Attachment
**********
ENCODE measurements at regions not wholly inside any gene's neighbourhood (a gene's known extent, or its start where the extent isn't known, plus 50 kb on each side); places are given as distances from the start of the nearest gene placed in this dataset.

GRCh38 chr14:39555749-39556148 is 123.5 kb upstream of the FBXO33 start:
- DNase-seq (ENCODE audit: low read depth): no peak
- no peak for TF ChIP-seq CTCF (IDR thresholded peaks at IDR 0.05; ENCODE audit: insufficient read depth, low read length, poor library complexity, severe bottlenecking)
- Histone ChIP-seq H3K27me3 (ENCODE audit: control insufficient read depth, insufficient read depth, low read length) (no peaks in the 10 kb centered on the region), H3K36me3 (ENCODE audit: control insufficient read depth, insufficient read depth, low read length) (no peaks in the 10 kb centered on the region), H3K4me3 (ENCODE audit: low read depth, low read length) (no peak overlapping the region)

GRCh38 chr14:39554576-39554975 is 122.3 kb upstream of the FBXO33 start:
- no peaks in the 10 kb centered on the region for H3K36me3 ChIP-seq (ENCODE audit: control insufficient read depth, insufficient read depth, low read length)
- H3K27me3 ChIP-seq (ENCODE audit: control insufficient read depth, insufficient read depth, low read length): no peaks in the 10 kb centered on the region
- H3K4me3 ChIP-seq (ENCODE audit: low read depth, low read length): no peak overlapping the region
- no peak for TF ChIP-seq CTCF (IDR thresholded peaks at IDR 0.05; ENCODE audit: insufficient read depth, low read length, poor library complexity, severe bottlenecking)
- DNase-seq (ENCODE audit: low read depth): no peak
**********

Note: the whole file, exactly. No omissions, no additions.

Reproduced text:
ENCODE measurements at regions not wholly inside any gene's neighbourhood (a gene's known extent, or its start where the extent isn't known, plus 50 kb on each side); places are given as distances from the start of the nearest gene placed in this dataset.

GRCh38 chr14:39555749-39556148 is 123.5 kb upstream of the FBXO33 start:
- DNase-seq (ENCODE audit: low read depth): no peak
- no peak for TF ChIP-seq CTCF (IDR thresholded peaks at IDR 0.05; ENCODE audit: insufficient read depth, low read length, poor library complexity, severe bottlenecking)
- Histone ChIP-seq H3K27me3 (ENCODE audit: control insufficient read depth, insufficient read depth, low read length) (no peaks in the 10 kb centered on the region), H3K36me3 (ENCODE audit: control insufficient read depth, insufficient read depth, low read length) (no peaks in the 10 kb centered on the region), H3K4me3 (ENCODE audit: low read depth, low read length) (no peak overlapping the region)

GRCh38 chr14:39554576-39554975 is 122.3 kb upstream of the FBXO33 start:
- no peaks in the 10 kb centered on the region for H3K36me3 ChIP-seq (ENCODE audit: control insufficient read depth, insufficient read depth, low read length)
- H3K27me3 ChIP-seq (ENCODE audit: control insufficient read depth, insufficient read depth, low read length): no peaks in the 10 kb centered on the region
- H3K4me3 ChIP-seq (ENCODE audit: low read depth, low read length): no peak overlapping the region
- no peak for TF ChIP-seq CTCF (IDR thresholded peaks at IDR 0.05; ENCODE audit: insufficient read depth, low read length, poor library complexity, severe bottlenecking)
- DNase-seq (ENCODE audit: low read depth): no peak